Wednesday, November 19, 2014

Living in the Northern Latitudes ...

The Yankee sun is lazy. At least after September 21.  It can't even climb half way up the sky before it gets tired and heads back down.  The Yankee sun is not very generous; it distributes little warmth even when it makes its way around the gray, dingy Yankee clouds. I much prefer a Southern sun.

In the northern latitudes the shadows cast by our closest star are always long this time of year.  1:30 in the afternoon looks and feels more like 4:30; 1:30 feels like the day is almost done and you should be putting things away and hunkering down for the night. By 4:30 only a glow of what the day once was is left on the western horizon.  By 4:35 it is dark. 
Joanie and I both admit that this autumn has been one of the most beautiful we have ever experienced.  You can see some the photos in previous blog entries. However the beauty doesn't last long and now, in Massachusetts, almost all the leaves are off the trees taking away all the vibrant color and leaving mostly gray.

The thermometer went down to 19° last night.  We have two furnaces in Phaeth; one fore, one aft.  The aft furnace produces 30,000 BTU's, 5,000 of which is diverted to the wet bay to keep the tanks and pipes from freezing.  The front furnace is rated at 35,000 BTU's.  So that is 60,000 BTU's to the living quarters of the rig and it seemed that the furnaces were running all night.  We were comfortable but the numbers attest to the lack of insulation in RV's.  The wind is also a big factor.  The "feels like" temperature is a much better predictor of the furnaces' performance.  More wind = more furnace use and the toppers were flappin' all night.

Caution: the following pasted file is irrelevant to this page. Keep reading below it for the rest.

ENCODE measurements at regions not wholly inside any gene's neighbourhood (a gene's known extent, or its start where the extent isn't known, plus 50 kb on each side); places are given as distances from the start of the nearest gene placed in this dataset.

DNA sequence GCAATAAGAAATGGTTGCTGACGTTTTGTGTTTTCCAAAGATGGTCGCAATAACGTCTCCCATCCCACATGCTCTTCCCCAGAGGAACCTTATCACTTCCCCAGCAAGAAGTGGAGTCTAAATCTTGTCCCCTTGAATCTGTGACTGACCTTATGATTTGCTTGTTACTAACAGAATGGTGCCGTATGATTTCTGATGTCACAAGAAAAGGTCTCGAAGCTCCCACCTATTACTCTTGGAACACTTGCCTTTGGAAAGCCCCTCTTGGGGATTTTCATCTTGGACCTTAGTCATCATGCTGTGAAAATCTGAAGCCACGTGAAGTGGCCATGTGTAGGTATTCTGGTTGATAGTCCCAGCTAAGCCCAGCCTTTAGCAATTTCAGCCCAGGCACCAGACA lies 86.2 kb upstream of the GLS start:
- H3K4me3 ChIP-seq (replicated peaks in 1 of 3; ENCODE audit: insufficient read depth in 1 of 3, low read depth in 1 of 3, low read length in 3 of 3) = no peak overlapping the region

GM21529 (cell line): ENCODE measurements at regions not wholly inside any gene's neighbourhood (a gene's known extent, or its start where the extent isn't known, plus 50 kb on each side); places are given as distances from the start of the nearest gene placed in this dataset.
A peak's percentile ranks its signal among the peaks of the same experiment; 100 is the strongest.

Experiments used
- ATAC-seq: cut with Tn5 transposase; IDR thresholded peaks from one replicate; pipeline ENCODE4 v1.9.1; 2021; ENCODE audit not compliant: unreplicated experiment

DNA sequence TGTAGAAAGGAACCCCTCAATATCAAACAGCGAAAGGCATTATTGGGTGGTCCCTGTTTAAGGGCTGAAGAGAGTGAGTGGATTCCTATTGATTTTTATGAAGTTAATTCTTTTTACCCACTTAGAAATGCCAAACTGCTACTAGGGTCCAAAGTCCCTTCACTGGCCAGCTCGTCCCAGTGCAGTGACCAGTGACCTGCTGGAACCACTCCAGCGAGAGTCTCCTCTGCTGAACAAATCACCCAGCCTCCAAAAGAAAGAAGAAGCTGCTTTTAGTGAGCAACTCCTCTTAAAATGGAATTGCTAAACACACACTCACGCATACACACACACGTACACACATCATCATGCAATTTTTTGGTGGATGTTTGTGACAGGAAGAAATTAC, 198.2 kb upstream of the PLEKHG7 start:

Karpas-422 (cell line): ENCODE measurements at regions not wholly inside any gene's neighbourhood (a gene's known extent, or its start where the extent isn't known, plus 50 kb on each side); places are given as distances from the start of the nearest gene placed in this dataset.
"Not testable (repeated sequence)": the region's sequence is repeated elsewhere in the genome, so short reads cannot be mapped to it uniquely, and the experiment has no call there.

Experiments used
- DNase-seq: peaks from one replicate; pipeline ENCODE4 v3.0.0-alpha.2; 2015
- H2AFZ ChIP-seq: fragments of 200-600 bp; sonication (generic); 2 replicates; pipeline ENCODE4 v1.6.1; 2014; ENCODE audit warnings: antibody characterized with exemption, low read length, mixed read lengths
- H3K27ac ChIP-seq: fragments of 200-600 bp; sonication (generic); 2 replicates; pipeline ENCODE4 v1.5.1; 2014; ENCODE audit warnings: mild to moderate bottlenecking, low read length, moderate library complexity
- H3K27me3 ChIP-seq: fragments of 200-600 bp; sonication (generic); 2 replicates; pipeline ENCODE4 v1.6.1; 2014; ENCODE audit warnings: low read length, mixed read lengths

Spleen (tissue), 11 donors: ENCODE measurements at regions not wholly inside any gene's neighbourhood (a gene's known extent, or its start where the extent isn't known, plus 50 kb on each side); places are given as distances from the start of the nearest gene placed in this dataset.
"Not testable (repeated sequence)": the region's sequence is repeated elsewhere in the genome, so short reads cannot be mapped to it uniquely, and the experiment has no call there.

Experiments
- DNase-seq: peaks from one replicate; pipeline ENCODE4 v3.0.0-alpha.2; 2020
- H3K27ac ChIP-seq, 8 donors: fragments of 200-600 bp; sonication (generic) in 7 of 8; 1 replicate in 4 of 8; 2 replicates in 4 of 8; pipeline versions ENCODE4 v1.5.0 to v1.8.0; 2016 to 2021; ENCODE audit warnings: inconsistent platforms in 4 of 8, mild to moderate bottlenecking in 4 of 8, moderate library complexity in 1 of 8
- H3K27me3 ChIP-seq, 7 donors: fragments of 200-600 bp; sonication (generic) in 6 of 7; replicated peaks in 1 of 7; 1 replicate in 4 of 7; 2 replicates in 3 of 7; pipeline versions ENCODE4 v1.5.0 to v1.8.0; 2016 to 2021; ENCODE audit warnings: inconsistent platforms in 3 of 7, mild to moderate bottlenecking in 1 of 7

Some might ask why not use electric heat? We have a little 900 watt space heater. It produces 2,728 BTU's per hour.  If you do the math, ten of these space heaters would only produce 27,000 BTU's and where am I going to plug in 10 space heaters?  I don't even have 10 outlets and only 4 circuits.  10 would draw about 90 amps and we only have 50 amp service. So the LP furnaces are MUCH MORE efficient at keeping us toasty.

Monday we had 2.0 inches of rain.  The land in New England drains well (better than Carolina clay).  However, there were still a few ice puddles this morning.
We had a device called an Extend-a-Stay installed on our LP gas system which allows us to make muse of supplemental bottles of gas.  This is needed because the additional use of the furnaces. This extra bottle belongs to the campground and we will just disconnect from it and leave it when we pull out.

We are also living off our own water supply since we must be disconnected from city water whenever the temperature drops to freezing and below.  It's not a hardship; we just have to remember to conserve water because it could be days before the thermometer rises above 32.  We were unplugged all day yesterday and will be again today.  According to the forecast we will be able to connect tomorrow but then be off until Monday.  We will top off the fresh water tank tomorrow and take showers, etc. We are going to take our laundry to our son's house on Friday.

NEWS FLASH! Yesterday Buffalo, NY was hit by a record blizzard. Parts of the city got 100 inches.
Here are a couple of news photos I pulled off the internet.

Yeah.  I'm a Southern boy!



  1. For heating an RV, we use an Olympian Catalytic heater [ ], It is much more efficient because all of the heat goes inside the coach. You do need to crack a roof vent above the heater and open a couple of windows about an inch (we use the ones at the head of the bed at night) to keep fresh air circulating. Our Wave 8 keeps our 40' Bus warm by itself.

    Safe travels,

  2. Richard and Patsy, thanks for the link. I am familiar with this type of heating device but am still a little afraid of the exhaust fumes safety. Has your CO/LP detector ever gone off? How did you pipe in the LP hose?

  3. Right you are, these RV's lack sufficient insulation. This is our 4th RV. First was a 1989 Georgie Boy MH. Never camped in winter, so can't say if it was drafty. Then a 2002 Cedar Creek fiver. Cold air blew in around the slides. Then a 2009 Montana fiver. Don't remember feeling drafts and we spent Nov and Dec in the Northeast in it for a few years.

    Now a 2014 Cedar Creek fiver. VERY disappointed in it during cold months. Feel drafts around windows. Walls are cold. So, we use the fireplace to supplement the propane usage. And electric blankets at night. Next unit will not be a Cedar Creek for sure. Fortunately we head south from PA. in less than two weeks. But from what I hear it won't be much warmer.